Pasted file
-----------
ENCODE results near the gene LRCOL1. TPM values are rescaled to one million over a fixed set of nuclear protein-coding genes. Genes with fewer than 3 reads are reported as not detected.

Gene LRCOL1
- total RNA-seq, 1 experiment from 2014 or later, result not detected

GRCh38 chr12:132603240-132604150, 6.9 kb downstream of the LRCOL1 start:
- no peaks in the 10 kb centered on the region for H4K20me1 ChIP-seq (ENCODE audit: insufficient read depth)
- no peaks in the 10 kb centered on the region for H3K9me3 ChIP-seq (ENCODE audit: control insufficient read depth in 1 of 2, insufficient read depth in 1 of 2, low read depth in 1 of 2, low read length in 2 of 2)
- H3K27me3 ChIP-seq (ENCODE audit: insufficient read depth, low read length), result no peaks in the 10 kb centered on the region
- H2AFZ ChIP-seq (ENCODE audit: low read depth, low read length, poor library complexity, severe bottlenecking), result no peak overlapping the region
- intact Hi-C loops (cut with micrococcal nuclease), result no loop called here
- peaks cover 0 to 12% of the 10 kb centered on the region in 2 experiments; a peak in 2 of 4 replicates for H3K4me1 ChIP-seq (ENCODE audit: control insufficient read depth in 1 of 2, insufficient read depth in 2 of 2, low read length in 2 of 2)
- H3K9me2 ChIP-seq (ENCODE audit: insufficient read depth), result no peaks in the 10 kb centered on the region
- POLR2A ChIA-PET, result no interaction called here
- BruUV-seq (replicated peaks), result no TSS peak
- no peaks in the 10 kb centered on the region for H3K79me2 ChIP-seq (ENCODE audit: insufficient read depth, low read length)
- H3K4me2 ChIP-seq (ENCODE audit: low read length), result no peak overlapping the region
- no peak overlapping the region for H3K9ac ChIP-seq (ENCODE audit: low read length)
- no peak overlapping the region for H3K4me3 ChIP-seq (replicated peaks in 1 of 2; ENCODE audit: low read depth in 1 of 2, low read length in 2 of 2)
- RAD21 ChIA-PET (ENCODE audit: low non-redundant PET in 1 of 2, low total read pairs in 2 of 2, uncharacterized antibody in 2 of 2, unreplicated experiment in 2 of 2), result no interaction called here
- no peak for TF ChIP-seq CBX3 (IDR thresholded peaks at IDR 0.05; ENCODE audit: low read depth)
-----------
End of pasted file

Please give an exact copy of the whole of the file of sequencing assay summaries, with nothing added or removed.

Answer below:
ENCODE results near the gene LRCOL1. TPM values are rescaled to one million over a fixed set of nuclear protein-coding genes. Genes with fewer than 3 reads are reported as not detected.

Gene LRCOL1
- total RNA-seq, 1 experiment from 2014 or later, result not detected

GRCh38 chr12:132603240-132604150, 6.9 kb downstream of the LRCOL1 start:
- no peaks in the 10 kb centered on the region for H4K20me1 ChIP-seq (ENCODE audit: insufficient read depth)
- no peaks in the 10 kb centered on the region for H3K9me3 ChIP-seq (ENCODE audit: control insufficient read depth in 1 of 2, insufficient read depth in 1 of 2, low read depth in 1 of 2, low read length in 2 of 2)
- H3K27me3 ChIP-seq (ENCODE audit: insufficient read depth, low read length), result no peaks in the 10 kb centered on the region
- H2AFZ ChIP-seq (ENCODE audit: low read depth, low read length, poor library complexity, severe bottlenecking), result no peak overlapping the region
- intact Hi-C loops (cut with micrococcal nuclease), result no loop called here
- peaks cover 0 to 12% of the 10 kb centered on the region in 2 experiments; a peak in 2 of 4 replicates for H3K4me1 ChIP-seq (ENCODE audit: control insufficient read depth in 1 of 2, insufficient read depth in 2 of 2, low read length in 2 of 2)
- H3K9me2 ChIP-seq (ENCODE audit: insufficient read depth), result no peaks in the 10 kb centered on the region
- POLR2A ChIA-PET, result no interaction called here
- BruUV-seq (replicated peaks), result no TSS peak
- no peaks in the 10 kb centered on the region for H3K79me2 ChIP-seq (ENCODE audit: insufficient read depth, low read length)
- H3K4me2 ChIP-seq (ENCODE audit: low read length), result no peak overlapping the region
- no peak overlapping the region for H3K9ac ChIP-seq (ENCODE audit: low read length)
- no peak overlapping the region for H3K4me3 ChIP-seq (replicated peaks in 1 of 2; ENCODE audit: low read depth in 1 of 2, low read length in 2 of 2)
- RAD21 ChIA-PET (ENCODE audit: low non-redundant PET in 1 of 2, low total read pairs in 2 of 2, uncharacterized antibody in 2 of 2, unreplicated experiment in 2 of 2), result no interaction called here
- no peak for TF ChIP-seq CBX3 (IDR thresholded peaks at IDR 0.05; ENCODE audit: low read depth)